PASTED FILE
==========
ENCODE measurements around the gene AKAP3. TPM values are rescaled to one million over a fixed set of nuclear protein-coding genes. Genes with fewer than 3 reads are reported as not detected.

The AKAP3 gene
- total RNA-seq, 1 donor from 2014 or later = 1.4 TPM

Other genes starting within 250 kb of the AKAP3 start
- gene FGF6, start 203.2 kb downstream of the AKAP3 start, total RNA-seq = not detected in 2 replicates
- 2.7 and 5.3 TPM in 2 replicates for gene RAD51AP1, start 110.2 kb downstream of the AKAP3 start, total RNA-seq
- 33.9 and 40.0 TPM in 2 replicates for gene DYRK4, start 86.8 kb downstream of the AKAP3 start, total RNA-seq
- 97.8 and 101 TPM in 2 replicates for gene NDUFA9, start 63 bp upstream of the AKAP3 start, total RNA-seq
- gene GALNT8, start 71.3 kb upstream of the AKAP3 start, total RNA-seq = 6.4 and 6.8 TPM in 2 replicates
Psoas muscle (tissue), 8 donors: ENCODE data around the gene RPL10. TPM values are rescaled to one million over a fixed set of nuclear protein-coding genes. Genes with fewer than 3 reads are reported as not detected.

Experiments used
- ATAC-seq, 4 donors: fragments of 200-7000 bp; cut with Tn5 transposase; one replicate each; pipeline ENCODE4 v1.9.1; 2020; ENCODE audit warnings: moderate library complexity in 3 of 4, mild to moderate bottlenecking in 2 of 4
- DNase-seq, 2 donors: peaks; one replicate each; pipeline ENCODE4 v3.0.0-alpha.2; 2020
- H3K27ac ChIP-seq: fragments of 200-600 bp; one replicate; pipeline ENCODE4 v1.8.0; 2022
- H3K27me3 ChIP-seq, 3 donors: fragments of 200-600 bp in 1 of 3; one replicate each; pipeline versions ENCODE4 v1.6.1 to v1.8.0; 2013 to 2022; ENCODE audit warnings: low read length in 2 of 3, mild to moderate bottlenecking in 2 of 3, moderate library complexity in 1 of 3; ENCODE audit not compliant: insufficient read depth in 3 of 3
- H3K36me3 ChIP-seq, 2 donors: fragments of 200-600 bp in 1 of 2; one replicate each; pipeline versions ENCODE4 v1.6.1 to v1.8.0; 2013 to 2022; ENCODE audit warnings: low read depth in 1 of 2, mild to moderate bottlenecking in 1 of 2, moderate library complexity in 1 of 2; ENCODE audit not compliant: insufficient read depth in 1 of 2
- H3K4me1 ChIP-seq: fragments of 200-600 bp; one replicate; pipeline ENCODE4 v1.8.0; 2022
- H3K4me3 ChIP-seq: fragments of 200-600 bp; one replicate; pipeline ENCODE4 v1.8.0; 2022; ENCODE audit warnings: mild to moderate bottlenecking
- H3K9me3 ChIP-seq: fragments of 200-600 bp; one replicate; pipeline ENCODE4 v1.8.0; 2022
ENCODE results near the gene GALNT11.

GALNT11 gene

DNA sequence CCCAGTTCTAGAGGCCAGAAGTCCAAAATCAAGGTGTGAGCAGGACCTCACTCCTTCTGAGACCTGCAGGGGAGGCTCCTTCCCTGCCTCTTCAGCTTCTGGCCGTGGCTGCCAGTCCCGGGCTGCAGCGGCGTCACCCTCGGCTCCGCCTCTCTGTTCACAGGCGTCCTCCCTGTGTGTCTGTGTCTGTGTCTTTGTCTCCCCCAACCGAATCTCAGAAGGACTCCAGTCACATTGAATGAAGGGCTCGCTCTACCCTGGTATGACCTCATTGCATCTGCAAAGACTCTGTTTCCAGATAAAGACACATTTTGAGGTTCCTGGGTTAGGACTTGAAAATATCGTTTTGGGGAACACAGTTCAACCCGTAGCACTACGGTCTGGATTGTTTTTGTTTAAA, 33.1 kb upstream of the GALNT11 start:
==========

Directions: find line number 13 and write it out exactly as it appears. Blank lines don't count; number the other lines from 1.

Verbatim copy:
- DNase-seq, 2 donors: peaks; one replicate each; pipeline ENCODE4 v3.0.0-alpha.2; 2020